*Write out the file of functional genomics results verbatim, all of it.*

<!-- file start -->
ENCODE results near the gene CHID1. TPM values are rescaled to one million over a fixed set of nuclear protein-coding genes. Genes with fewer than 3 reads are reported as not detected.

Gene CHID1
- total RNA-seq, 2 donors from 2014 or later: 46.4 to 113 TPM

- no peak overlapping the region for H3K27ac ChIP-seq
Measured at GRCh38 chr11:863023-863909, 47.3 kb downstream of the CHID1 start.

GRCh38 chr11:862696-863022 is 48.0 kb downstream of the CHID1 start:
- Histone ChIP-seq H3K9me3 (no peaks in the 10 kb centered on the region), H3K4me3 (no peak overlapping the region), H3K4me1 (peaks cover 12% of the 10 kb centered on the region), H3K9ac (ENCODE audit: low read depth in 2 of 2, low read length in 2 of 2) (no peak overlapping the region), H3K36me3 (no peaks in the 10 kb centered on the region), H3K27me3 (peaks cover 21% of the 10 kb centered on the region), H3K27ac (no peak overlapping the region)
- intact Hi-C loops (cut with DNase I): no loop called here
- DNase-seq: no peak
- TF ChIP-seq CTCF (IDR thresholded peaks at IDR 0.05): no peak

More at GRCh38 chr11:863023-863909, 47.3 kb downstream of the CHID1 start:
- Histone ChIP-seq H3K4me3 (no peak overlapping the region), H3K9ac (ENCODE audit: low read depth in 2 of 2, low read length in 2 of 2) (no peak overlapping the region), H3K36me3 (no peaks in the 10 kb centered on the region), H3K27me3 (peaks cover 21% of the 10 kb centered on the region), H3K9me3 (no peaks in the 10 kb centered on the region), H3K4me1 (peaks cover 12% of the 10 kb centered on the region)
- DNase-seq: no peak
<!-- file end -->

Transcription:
ENCODE results near the gene CHID1. TPM values are rescaled to one million over a fixed set of nuclear protein-coding genes. Genes with fewer than 3 reads are reported as not detected.

Gene CHID1
- total RNA-seq, 2 donors from 2014 or later: 46.4 to 113 TPM

- no peak overlapping the region for H3K27ac ChIP-seq
Measured at GRCh38 chr11:863023-863909, 47.3 kb downstream of the CHID1 start.

GRCh38 chr11:862696-863022 is 48.0 kb downstream of the CHID1 start:
- Histone ChIP-seq H3K9me3 (no peaks in the 10 kb centered on the region), H3K4me3 (no peak overlapping the region), H3K4me1 (peaks cover 12% of the 10 kb centered on the region), H3K9ac (ENCODE audit: low read depth in 2 of 2, low read length in 2 of 2) (no peak overlapping the region), H3K36me3 (no peaks in the 10 kb centered on the region), H3K27me3 (peaks cover 21% of the 10 kb centered on the region), H3K27ac (no peak overlapping the region)
- intact Hi-C loops (cut with DNase I): no loop called here
- DNase-seq: no peak
- TF ChIP-seq CTCF (IDR thresholded peaks at IDR 0.05): no peak

More at GRCh38 chr11:863023-863909, 47.3 kb downstream of the CHID1 start:
- Histone ChIP-seq H3K4me3 (no peak overlapping the region), H3K9ac (ENCODE audit: low read depth in 2 of 2, low read length in 2 of 2) (no peak overlapping the region), H3K36me3 (no peaks in the 10 kb centered on the region), H3K27me3 (peaks cover 21% of the 10 kb centered on the region), H3K9me3 (no peaks in the 10 kb centered on the region), H3K4me1 (peaks cover 12% of the 10 kb centered on the region)
- DNase-seq: no peak